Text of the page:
See Rock City
In 1986, two concerts showcased Nashville's local rock scene
By Randy Fox
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In the early months of 1986, the local Nashville rock scene celebrated its successes with two showcase concerts.
The Rock Extravaganza
The first came on January 16-17, 1986, with the first Rock Extravaganza sponsored by the Nashville Entertainment Association. Designed as an industry showcase that was also open to the public, Steve West, the manager of Cat’s Records and Tapes on West End, was instrumental in putting the event together.
“I approached [Steven Greil of the NEA] about the idea of doing these showcases for several bands at the same time,” West recalls. “He liked the idea, and he helped me get it organized by putting together a committee with people from the NEA and people on the scene.”
As the Cat’s West End manager, West had long supported the local scene by stocking indie releases by local artists and booking local acts to play at concerts in the record store’s parking lot.
“We had a committee of eight people and then other people from the local scene whose opinions we respected.” West says. “We’d go see bands, and generally, most of the bands that ended up being on [the Rock Extravaganza] had big followings.”
Held on two stages at the Cannery — the downstairs Ballroom along with the recently opened upstairs club, Rooster’s — the bill featured 11 bands: Rococo, The Questionnaires, Raging Fire, Webb Wilder, The White Animals, Bill Lloyd & the December Boys, Shadow 15, Will Rambeaux, Seven Keys, The Movement, and In Pursuit. The event was wildly successful, drawing over 1,600 paid attendees, out-of-town executives from major labels, and reporters from the national music press.
It almost made me feel like, ‘Wow, we’ve actually kind of made it.’
The local rock scene arrives at TPAC
While the Rock Extravaganza was most definitely a music industry success, the City Without a Subway album release party and concert held less than four months later, on April 4, 1986, in Jackson Hall at the Tennessee Performing Arts Center (TPAC), was a true DIY celebration of the local rock scene. As with the album, the event was organized by student DJs from Vanderbilt’s radio station WRVU, working with musicians, promoters, and fans from the local scene.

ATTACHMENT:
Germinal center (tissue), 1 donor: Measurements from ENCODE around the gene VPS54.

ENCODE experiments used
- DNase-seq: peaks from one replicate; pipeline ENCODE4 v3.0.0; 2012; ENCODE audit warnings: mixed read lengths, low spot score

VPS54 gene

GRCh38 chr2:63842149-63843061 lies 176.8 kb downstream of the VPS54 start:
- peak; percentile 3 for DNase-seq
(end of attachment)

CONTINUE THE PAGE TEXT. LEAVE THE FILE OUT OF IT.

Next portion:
“From the beginning, we thought we’d do a launch concert or benefit concert,” former WRVU DJ Clark Parson recalls. “But then we thought, how are we going to put 10 bands on the stage at Cantrell’s or the Exit/In?”
Another concern was the WRVU DJs’ desire to make the show an all-ages event, unlike the Rock Extravaganza, so younger fans from the local scene could attend. Those two requirements eventually led them to TPAC, as former WRVU DJ Marlene McClure recalls.
“We were looking at a couple of TPAC’s smaller theaters, and I think it was at [WRVU Programming Director] Brian Bomstein who said, ‘Why don’t we go to the big one!’ which was Jackson Hall with 2,400 seats. We all said, ‘Okay!’”
Choosing the “big one” turned out to be a classic case of college-age chutzpah. Without the Rock Extravaganza industry push or access to the budgets of professional concert promoters, the WRVU staff found selling enough tickets to fill the hall an uphill struggle. Despite being only half full, it didn’t dampen the enthusiasm of the WRVU staff, the bands, or the audience.
“The whole thing almost had a Night at the Museum quality to it,” former WRVU DJ Regina Gee recalls. “Like taking over a building that’s half empty and running around waving your arms, but I thought it was exhilarating. It felt a little like a hijacking like we captured a very serious space that we were not supposed to be in.”
Nine of the 10 City Without a Subway bands played the show, with only In Pursuit missing due to a scheduling conflict. Just like the WRVU DJs, the artists likewise had a great time.
“I remember really enjoying getting to play at TPAC,” Bill Lloyd says. “A lot of my friends were there, and it was great fun. There was a real connection with the WRVU DJs and most of them were friends. We had a real symbiotic, supportive relationship with all the WRVU staff.”
Richie Owens, who led The Movement, also fondly remembers the show. “The TPAC show was a whole other feeling,” Owens says. “It almost made me feel like, ‘Wow, we’ve actually kind of made it.’ We felt like we had achieved something when we got TPAC.”
As Marlene McClure recalls, the only downside of the show was the aftermath. Billed as a benefit for Vanderbilt Children’s Hospital, the slow ticket sales meant the concert barely broke even. “We ended up not raising much of anything for the Hospital,” McClure says. “We were all a bit embarrassed to go to Vanderbilt Children’s Hospital with the small amount we raised, but someone finally said, ‘If you ran the Hospital and there were some college kids who put on a concert to raise money, and they didn’t raise much, would you be mad?’ We all had to agree we wouldn’t.”
Check out our exclusive footage of the 1986 NEA Rock Extravaganza and the City Without a Subway concert, along with how Steve Boyle, a reporter for the country music cable channel, The Nashville Network, convinced his bosses to cover the events...
...and don't miss Rock Solid: City Without a Subway the full story of the compilation album that helped define Nashville's local rock scene during the late ’80s.